# Managers-Net

## Levelling

### Definition

Levelling is a Work Measurement technique used to 'rate' utilising a 'levelling factor' determined by reference to a table of point values for various grades of skill and effort (and sometimes also conditions and consistency). The algebraic sum of the point values assigned to each factor is used in adjusting the observed time to give an allowed time required at a stated performance level.

The student in researching this technique should familiarise him/herself with the terms 'rate', 'skill', 'effort' and 'consistency' in determining the value of this technique;

• To 'rate' (BS 34004) is to assess the worker's rate of working relative to the observer's concept of the rate corresponding to standard rating. The observer may take this into account, seperately or in combination, with one or more factors necessary to the carrying out of the job, such as: skill; speed of movement; effort; dexterity and consistency.
• 'Consistency' (BS 34007) is the ability to adhere regularly to the same motion pattern and speeds of movement for a given element or sequence of elements;
• 'Skill' (BS 34010) is the ability, innate or acquired, which enables a worker to perform a job expertly;
• 'Speed of Movement' (BS34005) is the pace or tempo of the worker's motor actions;
• 'Effort' (BS34009) is the physical and/or mental exertion expended by the worker;
• 'Dexterity' (BS 34008) is the manipulative ability achieved through good motor and perceptual co-ordination - dexterity is about 'skillfulness'.

### Use

In this system the Time Study Engineer - the only person qualified to undertake this specialised technique - judges the performance rating for the basic time of each operation element using a table of factors. In the case of the Westinghouse Electric & Manufacturing Corporation (USA), the operator is rated on 4 (four) factors namely skill, effort, conditions and consistency.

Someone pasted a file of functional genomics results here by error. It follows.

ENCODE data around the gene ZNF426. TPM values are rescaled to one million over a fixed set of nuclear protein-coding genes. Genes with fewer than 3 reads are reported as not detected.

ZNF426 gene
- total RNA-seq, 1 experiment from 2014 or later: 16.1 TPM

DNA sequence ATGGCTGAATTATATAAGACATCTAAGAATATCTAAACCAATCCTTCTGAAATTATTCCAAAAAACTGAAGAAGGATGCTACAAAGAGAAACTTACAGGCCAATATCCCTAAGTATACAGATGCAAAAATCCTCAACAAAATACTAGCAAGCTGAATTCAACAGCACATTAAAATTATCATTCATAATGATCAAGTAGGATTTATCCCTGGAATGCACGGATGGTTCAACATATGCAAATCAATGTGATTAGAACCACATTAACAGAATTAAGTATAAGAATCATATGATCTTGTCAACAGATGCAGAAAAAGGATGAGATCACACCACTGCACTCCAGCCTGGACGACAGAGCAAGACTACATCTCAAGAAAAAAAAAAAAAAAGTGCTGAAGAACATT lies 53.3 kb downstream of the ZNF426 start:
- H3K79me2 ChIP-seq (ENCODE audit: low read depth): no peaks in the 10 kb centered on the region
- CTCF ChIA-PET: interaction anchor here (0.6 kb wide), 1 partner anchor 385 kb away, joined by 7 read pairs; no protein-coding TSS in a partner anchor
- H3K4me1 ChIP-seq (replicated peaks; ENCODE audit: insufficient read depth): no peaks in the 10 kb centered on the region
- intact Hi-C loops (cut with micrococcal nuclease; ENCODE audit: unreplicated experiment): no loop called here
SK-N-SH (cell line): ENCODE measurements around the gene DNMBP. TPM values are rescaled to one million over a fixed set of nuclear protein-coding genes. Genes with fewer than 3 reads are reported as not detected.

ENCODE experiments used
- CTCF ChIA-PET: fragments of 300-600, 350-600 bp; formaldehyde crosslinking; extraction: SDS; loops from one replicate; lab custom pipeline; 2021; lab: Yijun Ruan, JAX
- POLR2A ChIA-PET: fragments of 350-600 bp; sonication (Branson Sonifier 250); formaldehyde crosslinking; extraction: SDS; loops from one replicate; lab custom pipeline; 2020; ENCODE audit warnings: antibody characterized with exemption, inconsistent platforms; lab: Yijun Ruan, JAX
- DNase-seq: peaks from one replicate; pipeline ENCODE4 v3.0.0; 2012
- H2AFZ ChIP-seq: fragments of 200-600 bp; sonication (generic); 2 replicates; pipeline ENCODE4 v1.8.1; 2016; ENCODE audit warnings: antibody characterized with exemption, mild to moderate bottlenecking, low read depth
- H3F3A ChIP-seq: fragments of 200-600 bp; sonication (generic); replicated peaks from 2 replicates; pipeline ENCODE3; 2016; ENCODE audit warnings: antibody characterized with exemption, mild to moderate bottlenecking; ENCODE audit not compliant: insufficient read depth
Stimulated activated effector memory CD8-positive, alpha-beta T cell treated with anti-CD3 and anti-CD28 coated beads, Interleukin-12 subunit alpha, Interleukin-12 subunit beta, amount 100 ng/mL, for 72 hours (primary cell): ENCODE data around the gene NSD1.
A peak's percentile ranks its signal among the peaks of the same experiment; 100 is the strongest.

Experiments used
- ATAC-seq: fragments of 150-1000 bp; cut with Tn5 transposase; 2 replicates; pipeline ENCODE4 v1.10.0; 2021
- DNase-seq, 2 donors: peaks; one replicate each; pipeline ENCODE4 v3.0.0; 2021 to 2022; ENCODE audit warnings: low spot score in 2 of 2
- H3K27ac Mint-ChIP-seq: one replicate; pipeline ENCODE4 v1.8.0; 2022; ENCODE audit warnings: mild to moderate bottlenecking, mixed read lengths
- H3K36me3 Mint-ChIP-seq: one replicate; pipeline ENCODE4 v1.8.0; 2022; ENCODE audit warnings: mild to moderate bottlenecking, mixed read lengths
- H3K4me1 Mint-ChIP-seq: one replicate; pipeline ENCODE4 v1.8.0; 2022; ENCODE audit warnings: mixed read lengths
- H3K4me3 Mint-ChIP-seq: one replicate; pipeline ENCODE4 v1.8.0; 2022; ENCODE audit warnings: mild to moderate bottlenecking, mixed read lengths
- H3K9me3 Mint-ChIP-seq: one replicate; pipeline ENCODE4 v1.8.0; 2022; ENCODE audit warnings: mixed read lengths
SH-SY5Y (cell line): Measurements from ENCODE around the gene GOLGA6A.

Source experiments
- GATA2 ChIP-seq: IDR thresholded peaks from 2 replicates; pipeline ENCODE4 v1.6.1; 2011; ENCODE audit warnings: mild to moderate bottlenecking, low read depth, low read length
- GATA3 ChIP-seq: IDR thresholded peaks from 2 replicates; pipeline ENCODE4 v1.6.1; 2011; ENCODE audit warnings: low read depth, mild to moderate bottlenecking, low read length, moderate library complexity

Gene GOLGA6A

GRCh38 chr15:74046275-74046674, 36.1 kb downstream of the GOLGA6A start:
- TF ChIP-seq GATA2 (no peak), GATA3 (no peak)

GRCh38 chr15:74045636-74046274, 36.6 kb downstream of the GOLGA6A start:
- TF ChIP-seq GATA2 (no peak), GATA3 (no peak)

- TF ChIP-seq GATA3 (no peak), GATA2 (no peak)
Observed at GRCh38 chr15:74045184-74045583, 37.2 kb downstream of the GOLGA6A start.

For example, see the table below, if the operator is rated B1 for skill, B1 for effort, D for conditions and A for consistency for the complete study then the levelling factor is equal to 1 plus 0.11 + 0.10 + 0.00 + 0.04 equating to 1.25 (levelling factor - i.e. 125% performance.

Therefore if an observed actual time was 0.50 min and the applied levelling factor 1.25, then the 'allowed time' is 0.50 @ 1.25 = 0.625 min.

### The Levelling Factor Chart

The table below sets out a typical levelling factor chart as applied throughout industry in the 1960's. The factors considered when undertaking Time Study (viz. skill, effort, conditions & consistency) would be comparable to the use of the the Levelling technique and it is considered advisable to periodically check consistency of approach and results achieved with formal time studies.

SKILL % CHANGE RANGE EFFORT % CHANGE RANGE
A1 +0.15 Super-skill A1 +0.13 Excessive
A2 +0.13 A2 +0.12
B1 +0.11 Excellent B1 +0.10 Excellent
B2 +0.08 B2 +0.08
C1 +0.06 Good C1 +0.05 Good
C2 +0.03 C2 +0.02
D 0.00 Average D 0.00 Average
E1 -0.05 Fair E1 -0.04 Fair
E2 -0.10 E2 -0.08
F1 -0.16 Poor F1 -0.12 Poor
F2 -0.22 F2 -0.17
CONDITIONS CONSISTENCY
A +0.06 Ideal A +0.04 Perfect
B +0.04 Excellent B +0.03 Excellent
C +0.02 Good C +0.01 Good
D 0.00 Average D 0.00 Average
E -0.03 Fair E -0.02 Fair
F -0.07 Poor F -0.04 Poor
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